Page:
The major advantages would be ready availability, and ability to place the element a minimal distance from the melt chamber.

    Graham Daniel.

  15. I'm recently desiging an extruder head for the Fab@Home in a school project. I've done some research and went to an institute were they also used a FDM 2000. I took some pictures on wich you can see how the machine works. How can i post these pictures...?

  16. Hello Bouke,

    I use Google Picasa Web Albums to host all my photos. Blogger automatically puts them there when I blog a picture. is another free picture hosting site.

  17. That is an option. I thought it would be nice to add them to this discussion on the subject. For the occasion I created a new blog were you can find the pictures:


    I must say Nophead that your blog is very rich on very useable info...

  18. Bouke,
    No I don't think there is anyway to add pictures to blogger comments.

    Thanks for the pictures, very interesting. The head looks very heavy, was it a moving head or moving table machine?

    Did you acertain whether the motors were DC motors, steppers or servos? They look like BLDC servos with gear boxes to me.

  19. The head moved X and Y, the table Z.
    At the time I didn't ask about the type of motor (stupid.
    The head on the F@H uses steppers, they'll also be used on my design. The software is already designed for steppers ans I've got the stepperdrivers.

    Something totaly different: have you ever tried plain gasket material as a thermal barier? This can resist high temperatures probably better than PEEK (glas @ 140 C)

  20. No I not familiar with gasket material. Is it a good thermal insulator? Would it have a porous surface rather than smooth?

    I too was initially worried by the low Tg for PEEK, but it appears to be a myth. The Metalab guy's ignored my worry and tried it and reported it worked, so I tried it and also found no hint of it losing strength at 240C.

  21. Yes, most gaskets are a bit porous because they usually consist of compressed fibers. Most hardware stores sell it and it is very easy to cut, a bit like leather. You could stack a couple of layers to get some thickness.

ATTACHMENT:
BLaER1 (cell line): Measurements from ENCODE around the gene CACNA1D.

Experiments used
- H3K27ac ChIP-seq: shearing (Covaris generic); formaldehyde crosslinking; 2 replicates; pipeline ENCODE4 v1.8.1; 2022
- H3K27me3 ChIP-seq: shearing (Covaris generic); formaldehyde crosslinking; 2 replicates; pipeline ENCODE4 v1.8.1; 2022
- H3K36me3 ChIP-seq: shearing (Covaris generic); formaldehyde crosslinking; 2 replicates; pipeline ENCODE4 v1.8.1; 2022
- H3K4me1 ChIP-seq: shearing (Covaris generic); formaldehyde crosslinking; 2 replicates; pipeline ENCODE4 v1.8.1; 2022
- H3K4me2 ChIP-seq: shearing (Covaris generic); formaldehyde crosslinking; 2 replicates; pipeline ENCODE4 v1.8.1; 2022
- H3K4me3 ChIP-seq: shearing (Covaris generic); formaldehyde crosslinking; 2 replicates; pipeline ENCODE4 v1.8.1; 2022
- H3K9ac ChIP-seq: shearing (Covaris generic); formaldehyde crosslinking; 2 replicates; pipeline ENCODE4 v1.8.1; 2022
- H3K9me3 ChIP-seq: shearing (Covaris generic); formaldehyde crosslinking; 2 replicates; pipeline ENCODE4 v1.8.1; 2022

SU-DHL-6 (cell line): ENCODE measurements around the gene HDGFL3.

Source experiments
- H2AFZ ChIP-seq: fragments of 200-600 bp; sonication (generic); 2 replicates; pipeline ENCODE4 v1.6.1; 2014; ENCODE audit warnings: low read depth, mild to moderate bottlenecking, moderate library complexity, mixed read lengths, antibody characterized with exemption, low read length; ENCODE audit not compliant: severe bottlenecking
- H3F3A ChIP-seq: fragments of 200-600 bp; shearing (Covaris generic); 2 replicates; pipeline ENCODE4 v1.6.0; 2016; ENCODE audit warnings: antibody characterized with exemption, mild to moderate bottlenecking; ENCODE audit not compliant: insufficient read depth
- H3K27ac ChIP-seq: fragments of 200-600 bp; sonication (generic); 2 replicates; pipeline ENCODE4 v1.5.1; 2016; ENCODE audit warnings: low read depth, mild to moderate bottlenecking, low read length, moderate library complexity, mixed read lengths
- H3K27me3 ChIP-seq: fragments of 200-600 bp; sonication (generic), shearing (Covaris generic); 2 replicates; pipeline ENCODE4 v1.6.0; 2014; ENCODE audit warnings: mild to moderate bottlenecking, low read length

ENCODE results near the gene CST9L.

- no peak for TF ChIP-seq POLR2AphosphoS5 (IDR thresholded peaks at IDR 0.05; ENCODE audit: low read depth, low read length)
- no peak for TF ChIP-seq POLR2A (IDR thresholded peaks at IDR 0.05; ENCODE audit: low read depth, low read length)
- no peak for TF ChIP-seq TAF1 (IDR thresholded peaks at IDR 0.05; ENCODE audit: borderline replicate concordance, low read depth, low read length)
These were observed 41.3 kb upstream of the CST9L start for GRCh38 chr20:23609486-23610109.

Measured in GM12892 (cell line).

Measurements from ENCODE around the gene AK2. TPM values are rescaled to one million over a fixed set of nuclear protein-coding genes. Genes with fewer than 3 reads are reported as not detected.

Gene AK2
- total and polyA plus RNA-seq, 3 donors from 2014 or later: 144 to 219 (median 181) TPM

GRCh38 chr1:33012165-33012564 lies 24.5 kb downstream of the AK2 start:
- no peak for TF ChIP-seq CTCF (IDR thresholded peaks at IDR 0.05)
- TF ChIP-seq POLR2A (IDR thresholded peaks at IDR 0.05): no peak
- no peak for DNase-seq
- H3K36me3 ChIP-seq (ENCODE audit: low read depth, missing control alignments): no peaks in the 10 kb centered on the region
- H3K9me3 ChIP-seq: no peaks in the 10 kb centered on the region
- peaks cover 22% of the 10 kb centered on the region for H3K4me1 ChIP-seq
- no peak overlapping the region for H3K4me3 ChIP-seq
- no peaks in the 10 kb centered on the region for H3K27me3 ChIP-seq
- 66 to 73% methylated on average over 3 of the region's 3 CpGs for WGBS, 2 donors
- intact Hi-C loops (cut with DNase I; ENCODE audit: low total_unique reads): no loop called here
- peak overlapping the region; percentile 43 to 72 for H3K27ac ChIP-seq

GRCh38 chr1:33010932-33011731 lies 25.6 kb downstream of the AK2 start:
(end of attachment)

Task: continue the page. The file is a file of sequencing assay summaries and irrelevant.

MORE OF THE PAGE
What about your first experiment with PEEK, didn't it deform? Or am i confused with PTFE?

    Also, you use the PEEK by compressing it between flanges. Do you think it is useable as a coupling flange. Without bolts going all the way trough it. So no metal contact between hot and cold parts, just the PEEK in between. (kind of hard to explain without drawing...)

  22. PTFE compresses and bulges so it is impossible to keep it in compression.

    PEEK on the other hand seems to have far less shrinkage and no noticeable bulging. I added some spring washers to take up any slack and this extruder has proved to be very reliable appart from one blocked nozzle incident.

    On one of my subsequent designs I tapped the PEEK and screwed it in and that works as well, requiring no compression. Andy Hall tapped the other end and made an extruder without any external support. The PEEK forms the structural element as well as the insulator.

    And you have probably seen my subsequent design that uses a stainless steel pipe both as the insulator and the structural support.

  23. Bouke
    well done with the pictures of the fdm head, its been so long since I used it that the pictures bring it all back, I am pretty sure that the motors are not steppers, they were smooth running but with a large gear reduction, any chance you could put a picture up with an object to show the scale

  24. I'm sorry, I don't think I'll ever come near that machine again...the pictures you saw are all I've got.

    If you want pictures I would try to get some of a Maxum. This machine uses, what I call, a planair motor for the X and Y movement. You could describe it as a stepper folded open in two directions. The head is pulled to the 'steppersurface' by magnetic force. The surface consists of a grid of magnetic areas wich control the movement of the head similair to a lineair motor. Very fast and accurate. The only disadvatage: with a powerfailure the head crashes down trough your workpiece... :(

  25. Turns out that a soldering iron gives you everything you need to build a heater, also the electrical insulation:

  26. I just read Nopheads experience wirh soldering irons so I edited my text a little bit...

    I'll stop using your blog as a forum now.
    See you at the buildersblog